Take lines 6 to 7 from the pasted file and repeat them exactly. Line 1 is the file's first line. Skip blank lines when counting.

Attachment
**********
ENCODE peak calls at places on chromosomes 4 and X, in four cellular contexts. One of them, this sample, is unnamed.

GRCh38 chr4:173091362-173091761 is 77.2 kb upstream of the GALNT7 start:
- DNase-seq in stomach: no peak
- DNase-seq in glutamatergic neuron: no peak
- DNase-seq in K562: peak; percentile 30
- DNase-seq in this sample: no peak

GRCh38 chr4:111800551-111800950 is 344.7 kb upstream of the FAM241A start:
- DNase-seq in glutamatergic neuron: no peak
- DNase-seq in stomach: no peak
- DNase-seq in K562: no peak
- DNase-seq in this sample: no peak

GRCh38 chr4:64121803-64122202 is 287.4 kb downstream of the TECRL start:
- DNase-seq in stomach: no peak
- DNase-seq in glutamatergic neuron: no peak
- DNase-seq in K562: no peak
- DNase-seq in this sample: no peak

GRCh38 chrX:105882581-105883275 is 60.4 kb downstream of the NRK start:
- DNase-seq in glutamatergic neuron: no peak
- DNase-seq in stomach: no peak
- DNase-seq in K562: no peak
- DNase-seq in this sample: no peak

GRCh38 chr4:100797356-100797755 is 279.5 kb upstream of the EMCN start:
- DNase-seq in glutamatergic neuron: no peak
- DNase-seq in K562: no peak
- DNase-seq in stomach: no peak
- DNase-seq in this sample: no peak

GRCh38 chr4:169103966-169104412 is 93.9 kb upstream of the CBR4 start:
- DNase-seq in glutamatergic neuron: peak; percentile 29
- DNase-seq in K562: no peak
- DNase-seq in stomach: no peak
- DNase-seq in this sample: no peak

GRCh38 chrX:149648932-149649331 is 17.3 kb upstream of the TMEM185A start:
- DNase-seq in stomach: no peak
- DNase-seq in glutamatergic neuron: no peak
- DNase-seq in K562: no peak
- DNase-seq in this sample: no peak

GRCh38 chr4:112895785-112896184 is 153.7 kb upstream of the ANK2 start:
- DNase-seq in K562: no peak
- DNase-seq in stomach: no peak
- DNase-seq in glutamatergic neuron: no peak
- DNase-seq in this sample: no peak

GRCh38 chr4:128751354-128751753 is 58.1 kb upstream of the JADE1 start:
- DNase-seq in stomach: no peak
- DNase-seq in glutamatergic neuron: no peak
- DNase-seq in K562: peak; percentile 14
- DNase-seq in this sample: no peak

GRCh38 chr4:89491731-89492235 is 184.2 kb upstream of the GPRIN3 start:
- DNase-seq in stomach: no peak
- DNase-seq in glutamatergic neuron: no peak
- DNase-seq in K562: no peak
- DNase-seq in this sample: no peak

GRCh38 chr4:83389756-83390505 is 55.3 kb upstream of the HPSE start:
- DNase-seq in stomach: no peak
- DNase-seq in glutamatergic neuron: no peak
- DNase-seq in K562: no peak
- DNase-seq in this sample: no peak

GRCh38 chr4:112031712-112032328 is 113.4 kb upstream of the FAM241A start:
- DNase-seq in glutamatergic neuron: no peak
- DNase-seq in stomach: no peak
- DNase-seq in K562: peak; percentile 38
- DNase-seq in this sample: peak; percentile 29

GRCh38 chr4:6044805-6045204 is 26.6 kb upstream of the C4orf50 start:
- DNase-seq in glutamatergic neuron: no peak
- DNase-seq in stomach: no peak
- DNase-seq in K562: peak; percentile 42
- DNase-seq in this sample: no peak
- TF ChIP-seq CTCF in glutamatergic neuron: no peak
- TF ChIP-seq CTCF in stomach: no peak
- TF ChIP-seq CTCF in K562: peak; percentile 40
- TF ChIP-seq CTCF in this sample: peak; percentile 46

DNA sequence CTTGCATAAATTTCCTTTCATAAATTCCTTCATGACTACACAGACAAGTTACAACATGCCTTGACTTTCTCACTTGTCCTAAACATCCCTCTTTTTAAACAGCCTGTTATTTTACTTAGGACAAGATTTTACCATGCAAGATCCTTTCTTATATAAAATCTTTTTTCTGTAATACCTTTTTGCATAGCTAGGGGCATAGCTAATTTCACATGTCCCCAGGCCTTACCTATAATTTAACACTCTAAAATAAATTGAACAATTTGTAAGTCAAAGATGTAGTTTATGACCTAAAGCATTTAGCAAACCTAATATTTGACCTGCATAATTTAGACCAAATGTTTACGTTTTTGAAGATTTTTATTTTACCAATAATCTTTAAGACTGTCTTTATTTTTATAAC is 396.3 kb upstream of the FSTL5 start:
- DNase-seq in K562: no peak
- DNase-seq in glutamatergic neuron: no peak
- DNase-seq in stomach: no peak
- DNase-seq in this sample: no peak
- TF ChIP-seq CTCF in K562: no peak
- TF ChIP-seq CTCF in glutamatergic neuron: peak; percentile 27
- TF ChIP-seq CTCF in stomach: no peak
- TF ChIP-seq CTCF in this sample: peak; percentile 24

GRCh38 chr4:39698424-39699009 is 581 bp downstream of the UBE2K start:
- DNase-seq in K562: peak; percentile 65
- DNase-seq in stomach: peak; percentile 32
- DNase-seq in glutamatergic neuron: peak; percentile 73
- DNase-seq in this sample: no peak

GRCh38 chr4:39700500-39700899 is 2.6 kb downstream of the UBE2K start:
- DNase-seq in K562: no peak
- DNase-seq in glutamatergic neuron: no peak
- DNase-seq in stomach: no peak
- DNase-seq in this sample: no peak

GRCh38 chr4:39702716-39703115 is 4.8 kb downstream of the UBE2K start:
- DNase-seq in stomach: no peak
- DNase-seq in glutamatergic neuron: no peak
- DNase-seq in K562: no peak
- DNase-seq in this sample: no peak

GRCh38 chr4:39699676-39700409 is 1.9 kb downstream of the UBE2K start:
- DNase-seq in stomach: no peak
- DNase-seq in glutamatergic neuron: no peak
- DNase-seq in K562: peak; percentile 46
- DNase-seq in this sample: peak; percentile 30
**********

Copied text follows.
- DNase-seq in this sample: no peak

GRCh38 chr4:111800551-111800950 is 344.7 kb upstream of the FAM241A start: